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Don’t get me wrong, we’ll do our best to provide them with positive experiences, opportunities to learn and grow. They have clothes they need, enough toys to amuse them (but not a lot, either) and they’re safe, in a house that keeps them sheltered and warm. They attend fantastic kindergarten and schools and they have some great friends.

But sometimes life is gonna be hard. Some days are gonna be shit, and they’re not gonna be happy – but that’s OK. Sometimes they’re really not going to like what I have to say. But you know.. That’s life. It isn’t my job to make my girls happy all the time. They need to learn how to form resilience and how to bounce. They need to be okay with feeling sad, frustrated and even mad sometimes – because that’s how they learn.

They need to know that even though they don’t like what I have to say, that I’ll keep loving them through it all.

If I’m pre-empting every single encounter in their lives, buffering every single fall and handing out solutions for every single problem they come across in their lives – they aren’t learning. They aren’t growing, they aren’t developing and maturing. It’s draining and exhausting for me and it’s unhealthy for them.

Because my children are smart. They’re capable, they’re able. They can work some stuff out on their own, through trial and error and they can learn that failing sometimes is just the way it goes. The awesome, important stuff is about picking yourself up, dusting off and giving it another go. It’s about using this experience as a framework of how to do things differently next time.

I’ll be there to guide them and nurture them through it – but I can’t prevent every upset, and I shouldn’t either. Because that’s childhood: growing, learning. And I’m not their friend, I’m their parent.

 

 

 

Ahhh, holidays. Except not.

School holidays may count as a “holiday” from a few things:
A holiday from school & kindy drop off & pick ups
A holiday from washing uniforms
A holiday from… errr…

 

Nope. That’s all they’re a holiday from.

There’s still lunches to be made otherwise the girls think that being at home gives them free access to the fridge and pantry and they eat us out of house and home in record time. There’s still laundry (oh, the laundry). There’s still dishes to be done and food to be prepped and cooked.

There’s maybe more time spent at the beach. More picnic lunches of takeaway chips at the park. I wish there was more sleep but I’d have to be dreaming.

There’s usually a lot of meltdowns as Sno and Wilding “come down” from a ten-week long intense term of navigating friendships, commitments, learning and managing ongoing sensory challenges. Then there’s other contributing factors to take into account which can be triggering: like sharing space with siblings for extended periods of time, disjointed routines and also the noise that comes from loud little (and big) sisters.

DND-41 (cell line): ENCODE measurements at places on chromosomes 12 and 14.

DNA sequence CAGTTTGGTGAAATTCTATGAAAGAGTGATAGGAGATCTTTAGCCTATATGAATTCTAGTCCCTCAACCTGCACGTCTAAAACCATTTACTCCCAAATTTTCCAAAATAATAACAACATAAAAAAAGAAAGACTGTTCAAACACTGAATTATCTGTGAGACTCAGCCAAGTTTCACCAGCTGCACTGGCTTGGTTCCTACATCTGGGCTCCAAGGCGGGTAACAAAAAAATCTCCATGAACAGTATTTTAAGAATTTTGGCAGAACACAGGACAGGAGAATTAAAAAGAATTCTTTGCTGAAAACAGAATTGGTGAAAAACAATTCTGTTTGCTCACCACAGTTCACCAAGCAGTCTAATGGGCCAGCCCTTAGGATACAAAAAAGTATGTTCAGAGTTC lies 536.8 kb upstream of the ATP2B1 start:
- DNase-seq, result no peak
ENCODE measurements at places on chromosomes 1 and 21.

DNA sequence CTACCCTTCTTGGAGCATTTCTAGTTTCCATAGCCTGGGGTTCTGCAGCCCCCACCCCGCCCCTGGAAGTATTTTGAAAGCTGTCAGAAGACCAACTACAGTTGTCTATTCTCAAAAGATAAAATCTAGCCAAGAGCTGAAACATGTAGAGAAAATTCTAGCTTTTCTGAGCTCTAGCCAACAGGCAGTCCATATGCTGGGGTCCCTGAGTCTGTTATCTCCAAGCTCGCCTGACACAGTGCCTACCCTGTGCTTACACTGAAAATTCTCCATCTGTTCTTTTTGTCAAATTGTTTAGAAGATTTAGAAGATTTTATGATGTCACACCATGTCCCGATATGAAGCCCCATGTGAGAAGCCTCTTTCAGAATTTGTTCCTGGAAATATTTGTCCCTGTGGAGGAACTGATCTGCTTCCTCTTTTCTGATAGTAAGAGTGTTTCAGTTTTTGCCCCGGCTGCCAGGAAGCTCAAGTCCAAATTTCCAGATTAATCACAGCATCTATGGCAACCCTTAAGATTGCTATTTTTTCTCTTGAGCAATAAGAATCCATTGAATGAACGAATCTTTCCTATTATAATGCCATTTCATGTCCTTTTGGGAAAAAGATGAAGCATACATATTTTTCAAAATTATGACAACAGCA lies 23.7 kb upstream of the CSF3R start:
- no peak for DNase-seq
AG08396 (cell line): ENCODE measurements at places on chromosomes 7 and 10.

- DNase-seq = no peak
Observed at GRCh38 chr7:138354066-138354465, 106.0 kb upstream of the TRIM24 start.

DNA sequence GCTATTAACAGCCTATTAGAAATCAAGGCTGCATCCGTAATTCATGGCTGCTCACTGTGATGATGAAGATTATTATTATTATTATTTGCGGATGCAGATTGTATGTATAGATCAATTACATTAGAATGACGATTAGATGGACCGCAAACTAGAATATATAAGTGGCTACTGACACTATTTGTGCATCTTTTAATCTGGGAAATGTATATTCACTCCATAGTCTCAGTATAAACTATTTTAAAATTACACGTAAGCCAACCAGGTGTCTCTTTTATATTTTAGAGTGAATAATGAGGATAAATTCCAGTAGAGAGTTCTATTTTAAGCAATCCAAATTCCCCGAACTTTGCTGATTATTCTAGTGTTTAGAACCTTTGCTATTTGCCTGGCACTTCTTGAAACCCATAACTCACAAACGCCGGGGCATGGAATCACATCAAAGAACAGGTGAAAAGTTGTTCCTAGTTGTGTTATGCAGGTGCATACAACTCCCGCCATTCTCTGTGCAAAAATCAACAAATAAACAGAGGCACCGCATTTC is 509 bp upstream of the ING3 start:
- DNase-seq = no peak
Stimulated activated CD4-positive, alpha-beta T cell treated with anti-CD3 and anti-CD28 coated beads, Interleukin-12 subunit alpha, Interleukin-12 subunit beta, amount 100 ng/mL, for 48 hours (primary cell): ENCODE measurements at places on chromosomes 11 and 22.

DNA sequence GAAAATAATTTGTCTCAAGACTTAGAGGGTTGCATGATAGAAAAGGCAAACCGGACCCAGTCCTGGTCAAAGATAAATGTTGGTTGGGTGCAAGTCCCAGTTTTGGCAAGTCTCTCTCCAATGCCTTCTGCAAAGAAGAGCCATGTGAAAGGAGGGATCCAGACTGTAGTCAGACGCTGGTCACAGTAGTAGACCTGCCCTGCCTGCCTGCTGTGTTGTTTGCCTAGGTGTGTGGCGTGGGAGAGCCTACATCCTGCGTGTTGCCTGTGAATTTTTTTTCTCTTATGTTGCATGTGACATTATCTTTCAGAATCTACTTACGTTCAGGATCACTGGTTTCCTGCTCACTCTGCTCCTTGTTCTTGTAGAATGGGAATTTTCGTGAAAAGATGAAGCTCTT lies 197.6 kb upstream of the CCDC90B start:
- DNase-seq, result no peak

So as a result the first week is usually pretty hard. We’ll hold their space and love them through it because we know it isn’t a choice.  It’s still fucking hard though.

We try and alternate “home days” with “going out days” to provide a little rhythm to the weeks. But it’s no guarantee for anything much.

Then there’s sibling bickering from hyper stimulated or controlling behaviour which is relentless and I’ll try as patiently as I possibly can to help my girls negotiate their (endless) quandaries within their sibling relationships.

I’ll no doubt hide away at times, burying my head into my hands with silent tears streaming because I’ll be wishing I could make things easier for them, for us. My husband will come home, and swoop in and take over from wherever I’m at so that I can breathe a little lighter for a few moments. He gets how hard it is, and I love him so much for that.

Holidays would probably be easier if my girls didn’t have their siblings to take into account. Or, autism. But then again, maybe there’d just be other challenges. So who knows. It’s hard not to wonder though..

So, whatever. We’ll muddle through. At the very least we will enjoy not rushing out the door with everything needing to be done by 8am. And thankfully we have awesome family willing and offering to help, which will gratefully take them up on.

We’ll be thankful for likeminded friends and folk  who get it. And living in a beautiful place to keep us grounded.

We Don’t Need a “Cure” – But Compassion & Tolerance Would Be Great Thanks.

This week I got a text message from someone I know alerting me to watch the news because apparently, they’ve found a cure for autism.

This really pissed me off. And here’s why:

Firstly; it’s really fucking insulting to tell someone who is living with autistic family members who they love and adore and who are made who they are in their essence by being autistic that they need curing. And secondly: well duh – there is no proven cure for autism, it is a permanent neurological condition.